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The Visayas
Visayas
/vɪˈsaɪəz/ və-SY-əz or the Visayan Islands[2] (Visayan: Kabisay-an, local pronunciation: [kabiˈsajʔan]; Tagalog: Kabisayaan, [kabiˈsɐjaʔan]), is one of the three principal geographical divisions of the Philippines, along with Luzon
Luzon
and Mindanao. It consists of several islands, primarily surrounding the Visayan Sea, although the Visayas
Visayas
are considered the northeast extremity of the entire Sulu
Sulu
Sea.[3] Its inhabitants are predominantly the Visayan people. The major islands of the Visayas
Visayas
are Panay, Negros, Cebu, Bohol, Leyte and Samar.[6] The region may also include the provinces of Masbate, Romblon, and Palawan
Palawan
whose populations identify as Visayan and whose languages are more closely related to other Visayan languages
Visayan languages
than to the major languages of Luzon. There are three administrative regions in the Visayas: Western Visayas (pop. 7.1 million), Central Visayas
Central Visayas
(6.8 million) and Eastern Visayas (4.1 million).[7] The Negros Island Region
Negros Island Region
existed from 2015 to 2017, separating Negros Occidental
Negros Occidental
and its capital Bacolod
Bacolod
from Western Visayas
Visayas
and Negros Oriental
Negros Oriental
from Central Visayas. The region has been dissolved since. Despite being politically included by Manila
Manila
in Luzon, the province of Masbate
Masbate
and the region of Mimaropa, which includes Palawan, Oriental Mindoro, Occidental Mindoro, Romblon, and Marinduque, are geographically part of the Visayas.

Contents

1 Etymology 2 History

2.1 Mythical allusions and hypotheses

3 Administrative divisions

3.1 Western Visayas
Western Visayas
(Region VI) 3.2 Central Visayas
Central Visayas
(Region VII) 3.3 Eastern Visayas
Eastern Visayas
(Region VIII)

4 Major cities and municipalities 5 Language 6 See also 7 Notes 8 References 9 External links

Etymology[edit] The term Visayas
Visayas
was derived from the name of the 7th-century thalassocratic empire of Srivijaya
Srivijaya
(Sanskrit: श्रीविजय) in Sumatra.[8] In Sanskrit, sri (श्री) means "fortunate," "prosperous," or "happy" and vijaya (विजय) means "victorious" or "excellent". The archipelagoes of Visayas
Visayas
and Sulu
Sulu
were once Hindu- Buddhist
Buddhist
and were either subject states or tributaries of the empire.[9] History[edit] The early inhabitants of the Visayas
Visayas
were the Austronesian peoples and Ati peoples, who migrated to the archipelago about 6,000 to 30,000 years ago.[10] These early settlers were animist tribes. In the 12th century, settlers from the collapsing Hindu- Buddhist
Buddhist
Srivijaya
Srivijaya
Empire led by Datu
Datu
Putih and his retinue, settled in the island of Panay
Panay
and its surrounding islands.[11] It was also during the 12th century that Visayans
Visayans
are said to have made a series of raids along the southern coasts of China. They were said to have a fearsome reputation, and the mention of their names would cause many to flee in horror and terror.[12] These tribes practiced a mixture of Hinduism, Buddhism, Animist-Polytheist beliefs. Besides the neighbouring Southeast Asians, there is evidence of trade among other Asian peoples. The Visayans were thought to have kept close diplomatic relations with Malaysian and Indonesian kingdoms, since the people of Cebu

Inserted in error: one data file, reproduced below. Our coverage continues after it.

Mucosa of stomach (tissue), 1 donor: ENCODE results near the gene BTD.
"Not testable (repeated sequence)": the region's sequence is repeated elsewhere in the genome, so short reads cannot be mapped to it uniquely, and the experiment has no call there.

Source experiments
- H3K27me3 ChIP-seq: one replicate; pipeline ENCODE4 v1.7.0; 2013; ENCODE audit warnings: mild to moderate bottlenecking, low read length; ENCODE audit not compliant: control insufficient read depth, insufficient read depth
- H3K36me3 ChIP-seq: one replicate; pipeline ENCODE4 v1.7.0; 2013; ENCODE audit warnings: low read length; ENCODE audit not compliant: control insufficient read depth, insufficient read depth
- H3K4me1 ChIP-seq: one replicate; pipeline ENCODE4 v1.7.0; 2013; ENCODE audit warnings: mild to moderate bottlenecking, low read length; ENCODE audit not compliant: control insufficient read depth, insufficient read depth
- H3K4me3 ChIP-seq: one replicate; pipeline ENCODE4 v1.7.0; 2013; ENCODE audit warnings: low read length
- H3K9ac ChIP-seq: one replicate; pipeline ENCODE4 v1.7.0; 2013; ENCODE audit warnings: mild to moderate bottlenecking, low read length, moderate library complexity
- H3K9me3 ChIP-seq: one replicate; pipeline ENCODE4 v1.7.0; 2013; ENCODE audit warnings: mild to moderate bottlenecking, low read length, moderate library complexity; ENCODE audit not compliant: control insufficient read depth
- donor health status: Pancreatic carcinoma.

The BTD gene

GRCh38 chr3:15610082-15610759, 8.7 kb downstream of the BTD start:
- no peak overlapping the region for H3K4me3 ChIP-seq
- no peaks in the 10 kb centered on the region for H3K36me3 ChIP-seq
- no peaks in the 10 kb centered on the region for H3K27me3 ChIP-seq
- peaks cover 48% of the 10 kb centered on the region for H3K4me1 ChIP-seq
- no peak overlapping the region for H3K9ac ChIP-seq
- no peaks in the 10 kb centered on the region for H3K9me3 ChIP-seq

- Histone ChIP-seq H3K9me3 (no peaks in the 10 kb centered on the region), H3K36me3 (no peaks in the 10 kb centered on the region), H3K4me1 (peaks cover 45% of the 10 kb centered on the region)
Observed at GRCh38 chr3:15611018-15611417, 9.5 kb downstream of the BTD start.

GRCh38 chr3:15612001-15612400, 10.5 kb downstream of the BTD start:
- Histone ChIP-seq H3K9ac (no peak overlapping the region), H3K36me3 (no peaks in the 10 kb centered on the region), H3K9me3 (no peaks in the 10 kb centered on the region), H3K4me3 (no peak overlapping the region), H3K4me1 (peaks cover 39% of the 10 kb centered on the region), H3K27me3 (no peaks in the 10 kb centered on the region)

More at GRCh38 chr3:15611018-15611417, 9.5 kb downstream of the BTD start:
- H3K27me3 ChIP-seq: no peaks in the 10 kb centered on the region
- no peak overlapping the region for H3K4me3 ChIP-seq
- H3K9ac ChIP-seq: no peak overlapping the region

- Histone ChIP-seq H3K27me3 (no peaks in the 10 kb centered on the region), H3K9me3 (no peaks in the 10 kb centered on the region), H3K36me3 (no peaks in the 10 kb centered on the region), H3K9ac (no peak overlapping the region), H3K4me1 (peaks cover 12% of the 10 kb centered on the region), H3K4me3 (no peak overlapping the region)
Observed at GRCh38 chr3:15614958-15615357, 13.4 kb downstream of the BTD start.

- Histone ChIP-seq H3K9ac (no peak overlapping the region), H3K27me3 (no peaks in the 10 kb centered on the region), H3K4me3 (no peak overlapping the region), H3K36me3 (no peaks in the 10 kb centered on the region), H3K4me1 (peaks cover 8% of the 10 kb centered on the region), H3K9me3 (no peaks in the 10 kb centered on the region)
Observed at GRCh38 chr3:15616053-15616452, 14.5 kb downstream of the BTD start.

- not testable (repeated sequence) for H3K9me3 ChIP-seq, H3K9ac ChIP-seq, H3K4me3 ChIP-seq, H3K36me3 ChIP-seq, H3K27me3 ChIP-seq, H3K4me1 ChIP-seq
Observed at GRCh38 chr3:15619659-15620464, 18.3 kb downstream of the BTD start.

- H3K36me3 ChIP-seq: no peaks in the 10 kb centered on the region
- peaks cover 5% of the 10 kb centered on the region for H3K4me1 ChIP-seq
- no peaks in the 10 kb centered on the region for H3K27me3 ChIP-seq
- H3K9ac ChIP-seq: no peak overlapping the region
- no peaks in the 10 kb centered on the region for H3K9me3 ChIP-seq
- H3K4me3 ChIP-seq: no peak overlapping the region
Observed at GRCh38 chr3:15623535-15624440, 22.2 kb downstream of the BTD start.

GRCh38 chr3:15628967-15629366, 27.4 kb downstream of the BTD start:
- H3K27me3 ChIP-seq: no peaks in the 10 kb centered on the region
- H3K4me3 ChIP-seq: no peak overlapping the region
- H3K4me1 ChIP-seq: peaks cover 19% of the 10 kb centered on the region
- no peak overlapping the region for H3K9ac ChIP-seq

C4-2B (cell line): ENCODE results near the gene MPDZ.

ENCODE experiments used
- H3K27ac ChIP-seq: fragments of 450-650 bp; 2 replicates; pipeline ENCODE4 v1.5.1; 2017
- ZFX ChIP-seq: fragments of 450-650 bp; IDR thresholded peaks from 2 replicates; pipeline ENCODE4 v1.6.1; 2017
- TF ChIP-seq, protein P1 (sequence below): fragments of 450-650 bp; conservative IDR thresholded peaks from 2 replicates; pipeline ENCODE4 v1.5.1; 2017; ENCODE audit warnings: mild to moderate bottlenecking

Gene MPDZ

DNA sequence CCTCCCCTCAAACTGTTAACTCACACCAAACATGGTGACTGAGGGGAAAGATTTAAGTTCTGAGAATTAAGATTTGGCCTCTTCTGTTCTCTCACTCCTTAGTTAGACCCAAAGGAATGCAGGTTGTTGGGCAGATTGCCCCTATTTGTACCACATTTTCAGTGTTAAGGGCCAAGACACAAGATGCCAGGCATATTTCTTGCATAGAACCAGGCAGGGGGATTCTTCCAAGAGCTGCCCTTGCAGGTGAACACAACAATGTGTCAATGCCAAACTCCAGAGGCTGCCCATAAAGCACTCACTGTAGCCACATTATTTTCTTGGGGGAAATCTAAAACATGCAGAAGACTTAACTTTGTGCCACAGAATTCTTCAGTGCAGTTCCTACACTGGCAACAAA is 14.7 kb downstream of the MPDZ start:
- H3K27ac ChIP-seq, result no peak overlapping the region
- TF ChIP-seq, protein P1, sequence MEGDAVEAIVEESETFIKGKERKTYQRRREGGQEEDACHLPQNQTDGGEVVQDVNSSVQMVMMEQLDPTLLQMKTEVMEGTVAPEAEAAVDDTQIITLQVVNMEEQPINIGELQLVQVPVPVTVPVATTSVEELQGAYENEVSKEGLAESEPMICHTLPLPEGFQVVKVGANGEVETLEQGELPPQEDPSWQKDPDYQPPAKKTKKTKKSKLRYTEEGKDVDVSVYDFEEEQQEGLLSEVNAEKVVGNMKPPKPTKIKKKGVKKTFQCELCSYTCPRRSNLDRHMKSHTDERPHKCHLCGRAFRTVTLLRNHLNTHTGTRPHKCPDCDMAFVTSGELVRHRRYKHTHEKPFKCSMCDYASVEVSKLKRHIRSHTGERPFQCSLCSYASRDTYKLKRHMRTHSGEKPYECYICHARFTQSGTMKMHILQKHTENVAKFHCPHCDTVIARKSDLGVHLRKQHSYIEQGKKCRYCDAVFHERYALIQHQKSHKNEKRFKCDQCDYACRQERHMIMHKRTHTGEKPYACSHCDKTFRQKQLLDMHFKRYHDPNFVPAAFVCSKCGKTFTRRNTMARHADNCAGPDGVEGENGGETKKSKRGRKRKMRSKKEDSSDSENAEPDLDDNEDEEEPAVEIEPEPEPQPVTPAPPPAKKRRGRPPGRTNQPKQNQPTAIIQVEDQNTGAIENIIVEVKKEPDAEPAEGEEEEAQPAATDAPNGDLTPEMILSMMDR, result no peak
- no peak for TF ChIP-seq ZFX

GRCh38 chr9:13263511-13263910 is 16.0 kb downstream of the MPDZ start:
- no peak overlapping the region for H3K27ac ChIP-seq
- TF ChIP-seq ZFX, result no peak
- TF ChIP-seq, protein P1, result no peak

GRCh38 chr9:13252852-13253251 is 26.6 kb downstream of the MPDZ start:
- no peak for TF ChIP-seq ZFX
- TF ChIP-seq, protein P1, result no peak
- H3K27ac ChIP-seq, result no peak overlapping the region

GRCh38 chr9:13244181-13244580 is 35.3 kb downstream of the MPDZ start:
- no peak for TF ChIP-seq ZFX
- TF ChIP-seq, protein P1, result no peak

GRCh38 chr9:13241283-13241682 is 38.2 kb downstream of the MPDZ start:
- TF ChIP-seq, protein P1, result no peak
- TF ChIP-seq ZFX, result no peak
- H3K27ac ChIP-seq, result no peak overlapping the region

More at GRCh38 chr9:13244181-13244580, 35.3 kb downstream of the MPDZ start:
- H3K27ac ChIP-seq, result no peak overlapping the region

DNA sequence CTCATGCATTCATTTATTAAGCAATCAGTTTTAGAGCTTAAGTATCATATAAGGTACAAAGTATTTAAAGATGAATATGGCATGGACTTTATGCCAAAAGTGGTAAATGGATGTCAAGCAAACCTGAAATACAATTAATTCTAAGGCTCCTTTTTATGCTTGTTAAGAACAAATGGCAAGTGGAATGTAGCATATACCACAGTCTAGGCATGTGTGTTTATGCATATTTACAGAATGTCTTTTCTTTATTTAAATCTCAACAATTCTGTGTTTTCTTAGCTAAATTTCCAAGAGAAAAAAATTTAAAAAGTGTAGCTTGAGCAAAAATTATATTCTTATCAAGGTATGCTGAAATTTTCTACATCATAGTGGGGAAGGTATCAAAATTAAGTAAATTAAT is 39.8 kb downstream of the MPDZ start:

Cebu
were able to converse with Enrique of Malacca
Enrique of Malacca
using the Malay language
Malay language
when the Portuguese explorer Ferdinand Magellan
Ferdinand Magellan
arrived in 1521. The Visayas
Visayas
is subsequently home to several Precolonial kingdoms, like the Kedatuan of Madja-as (now Western Visayas), the Rajahnate of Cebu
Cebu
and the Kedatuan of Dapitan.[13] Among the archaeological proofs of the existence of this Hiligaynon nation are the artifacts found in pre-European tombs from many parts of the island, which are now in display at Iloilo
Iloilo
Museum. There are also recent discoveries of burial artifacts of eight-foot inhabitants of Isla de Gigantes, including extra-large Lungon (wooden coffins) and pre-Hispanic potteries.[14] After the Magellan expedition, King Philip II of Spain
Philip II of Spain
sent Miguel López de Legazpi in 1543 and 1565 and claimed the islands for Spain. The Visayas
Visayas
region and many kingdoms began converting to Christianity and adopting western culture. By the 18th and 19th centuries, the effects of colonization on various ethnic groups soon turned sour and revolutions such as those of Francisco Dagohoy
Francisco Dagohoy
began to emerge. Various personalities who fought against the Imperial Spanish Colonial Government arose within the archipelago. Among the notable ones are Graciano Lopez Jaena[15] and Martin Delgado
Martin Delgado
from Iloilo, Aniceto Lacson, León Kilat and Diego de la Viña from Negros, Venancio Jakosalem Fernandez from Cebu,[16] and two personalities from Bohol
Bohol
by the name of Tamblot, who led the Tamblot
Tamblot
Uprising in 1621 to 1622 and Francisco Dagohoy, the leader of the Bohol
Bohol
Rebellion that lasted from 1744 to 1829.[17] Negros briefly stood as an independent nation in the Visayas
Visayas
in the form of the Cantonal Republic of Negros, before it was absorbed back to the Philippines
Philippines
because of the American takeover of the archipelago.[18] In May 23 of 2005, Palawan
Palawan
(including its highly-urbanized capital city of Puerto Princesa) were transferred from MIMAROPA
MIMAROPA
(Region IV-B) to Western Visayas
Western Visayas
(Region VI) under Executive Order No. 429, signed by Gloria Macapagal Arroyo, who was the president at that year.[19] However, Palaweños criticized the move, citing a lack of consultation, with most residents in Puerto Princesa
Puerto Princesa
and all Palawan municipalities but one preferring to stay in MIMAROPA